China to return 180 smuggled turtles to Sindh in ceremony

The ‘vulnerable’ animals were caught along with four smugglers at the Pakistan-China border

Sameer Mandhro August 08, 2014


For the first time in the history of Pakistan, wildlife officials will take back the possession of 180 confiscated black pond turtles in an international ceremony to be held on the Pakistan-China border on August 18, The Express Tribune learnt on Thursday.

The turtles which were being illegally transported to China were confiscated by Chinese authorities about a month ago. The officials also arrested the four smugglers, including two Pakistani nationals.

Countless Pakistani species are being transported to other countries and it is for the first time that a neighbouring country has contacted officials to hand over the animals.

The origin of the wild turtles is in Sindh and wildlife officials say the turtles were caught from the Indus River. They would be released in the Indus River near Sukkur immediately after their arrival in the province. The black pond turtles are categorised as “vulnerable – high risk of endangerment in the wild” by the International Union for Conservation of Nature (IUCN).

Chinese authorities, according to the Convention on International Trade in Endangered Species of Wild Fauna and Flora (CITES) laws contacted Pakistani officials and informed them to hand over the endangered species.

CITES is an international agreement between governments, which aims to ensure that international trade in specimens of wild animals and plants does not threaten their survival. The agreement was drafted as a result of a resolution adopted in 1963 at a meeting of members of IUCN.

“Smuggling of animals is an offence according to the CITES law and we are happy that our endangered turtles are being given back,” Sindh Wildlife Department’s provincial conservator, Javed Ahmed Mahar, informed The Express Tribune.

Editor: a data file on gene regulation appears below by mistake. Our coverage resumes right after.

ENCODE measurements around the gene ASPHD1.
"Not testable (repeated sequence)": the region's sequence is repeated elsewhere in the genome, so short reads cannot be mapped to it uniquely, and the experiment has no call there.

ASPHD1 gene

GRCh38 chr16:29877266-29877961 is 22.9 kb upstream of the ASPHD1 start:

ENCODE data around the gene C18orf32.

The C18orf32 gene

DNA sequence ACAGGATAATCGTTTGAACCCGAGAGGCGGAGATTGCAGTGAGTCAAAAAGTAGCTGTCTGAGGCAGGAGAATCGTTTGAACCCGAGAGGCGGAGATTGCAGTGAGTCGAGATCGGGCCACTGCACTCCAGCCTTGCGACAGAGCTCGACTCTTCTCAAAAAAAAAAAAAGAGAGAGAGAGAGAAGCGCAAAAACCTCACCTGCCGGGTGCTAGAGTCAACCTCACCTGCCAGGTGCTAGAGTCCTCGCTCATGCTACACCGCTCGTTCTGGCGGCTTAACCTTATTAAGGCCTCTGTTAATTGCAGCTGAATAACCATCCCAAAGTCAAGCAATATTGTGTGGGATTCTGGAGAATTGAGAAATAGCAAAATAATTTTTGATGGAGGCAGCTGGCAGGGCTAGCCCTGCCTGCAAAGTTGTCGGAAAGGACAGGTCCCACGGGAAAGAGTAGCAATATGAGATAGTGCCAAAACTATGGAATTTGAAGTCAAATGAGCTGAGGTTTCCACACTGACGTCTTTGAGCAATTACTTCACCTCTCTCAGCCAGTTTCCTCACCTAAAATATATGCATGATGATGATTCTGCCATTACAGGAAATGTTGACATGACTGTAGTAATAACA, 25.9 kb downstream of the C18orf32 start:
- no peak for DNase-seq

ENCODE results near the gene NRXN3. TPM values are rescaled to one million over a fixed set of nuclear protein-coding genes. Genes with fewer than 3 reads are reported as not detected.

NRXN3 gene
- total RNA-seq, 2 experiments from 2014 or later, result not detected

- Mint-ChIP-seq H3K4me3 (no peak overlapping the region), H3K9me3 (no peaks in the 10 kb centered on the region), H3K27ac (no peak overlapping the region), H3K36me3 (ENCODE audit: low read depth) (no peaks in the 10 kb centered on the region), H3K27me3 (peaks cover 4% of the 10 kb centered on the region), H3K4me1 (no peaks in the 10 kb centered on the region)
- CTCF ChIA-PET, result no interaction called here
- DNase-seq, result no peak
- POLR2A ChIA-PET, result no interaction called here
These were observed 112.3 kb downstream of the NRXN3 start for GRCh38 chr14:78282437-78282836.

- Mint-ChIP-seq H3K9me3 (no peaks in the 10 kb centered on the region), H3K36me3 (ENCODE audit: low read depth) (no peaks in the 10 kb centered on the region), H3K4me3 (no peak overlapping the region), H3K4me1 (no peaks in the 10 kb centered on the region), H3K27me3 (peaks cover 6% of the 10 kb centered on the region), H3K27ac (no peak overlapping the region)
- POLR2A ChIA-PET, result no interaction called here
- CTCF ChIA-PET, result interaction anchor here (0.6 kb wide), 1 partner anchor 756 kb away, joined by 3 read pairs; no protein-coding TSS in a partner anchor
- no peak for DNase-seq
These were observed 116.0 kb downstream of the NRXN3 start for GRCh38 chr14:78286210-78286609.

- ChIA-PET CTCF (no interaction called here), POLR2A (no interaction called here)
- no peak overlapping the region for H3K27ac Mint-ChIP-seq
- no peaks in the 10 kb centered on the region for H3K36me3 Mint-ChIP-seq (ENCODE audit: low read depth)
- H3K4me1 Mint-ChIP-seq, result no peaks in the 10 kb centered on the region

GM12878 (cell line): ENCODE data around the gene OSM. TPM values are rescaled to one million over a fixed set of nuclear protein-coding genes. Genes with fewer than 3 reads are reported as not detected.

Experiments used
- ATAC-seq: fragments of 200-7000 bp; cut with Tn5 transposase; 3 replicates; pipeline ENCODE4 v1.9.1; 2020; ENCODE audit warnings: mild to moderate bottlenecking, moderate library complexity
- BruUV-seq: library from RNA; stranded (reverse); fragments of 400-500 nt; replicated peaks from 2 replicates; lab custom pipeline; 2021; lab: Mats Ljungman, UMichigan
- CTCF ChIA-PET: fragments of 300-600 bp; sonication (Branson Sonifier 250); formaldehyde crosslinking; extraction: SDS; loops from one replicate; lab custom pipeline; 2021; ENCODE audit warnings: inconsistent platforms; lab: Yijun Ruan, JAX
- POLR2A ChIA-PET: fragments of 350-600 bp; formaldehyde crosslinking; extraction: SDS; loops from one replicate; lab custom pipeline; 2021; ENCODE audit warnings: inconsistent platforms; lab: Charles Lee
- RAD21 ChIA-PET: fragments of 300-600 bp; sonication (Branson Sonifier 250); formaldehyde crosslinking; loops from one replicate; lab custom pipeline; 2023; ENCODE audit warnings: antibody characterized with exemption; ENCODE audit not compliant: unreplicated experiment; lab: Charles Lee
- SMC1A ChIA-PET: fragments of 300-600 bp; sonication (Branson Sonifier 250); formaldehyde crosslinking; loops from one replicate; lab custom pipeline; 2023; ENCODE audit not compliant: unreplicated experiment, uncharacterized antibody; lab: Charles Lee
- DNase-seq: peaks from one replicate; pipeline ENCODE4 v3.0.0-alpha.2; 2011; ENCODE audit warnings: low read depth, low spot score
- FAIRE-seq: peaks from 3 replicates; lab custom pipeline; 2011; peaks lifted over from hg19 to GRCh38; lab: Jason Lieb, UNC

Mahar said that a delegation of Pakistani officials, mostly from Sindh, will attend the handing-over ceremony scheduled at the Khunjerab Pass – the Pak-China border – on August 18. “All legal formalities are almost done,” he added. Chinese officials informed the Federal Ministry of Climate Change’s IG Forest about the smuggled turtles who then contacted the Sindh wildlife department. Wildlife officials said that the arrested men would be punished according to Chinese law while the animals would be returned to their country of origin.

The Sindh wildlife officials believe that the cost of live turtles is almost equal to that of gold. They accepted that the turtles were smuggled due to flaws in the existing system. “It is really a bad practice that our animals are being transported illegally but we are thankful to the Chinese government for this handing-over ceremony,” Mahar said.

Though provincial officials said that all legal formalities are done and the federal government is also involved in the process, officials claimed that the Sindh wildlife department is facing financial issues in attending the international event. “There are some financial constraints and finalising arrangements for the ceremony on time seems difficult,” an official told The Express Tribune. “Different organisations are working on animals’ rights but aren’t coming forward to help the government when it is in need,” the official maintained.

Published in The Express Tribune, August 8th, 2014.

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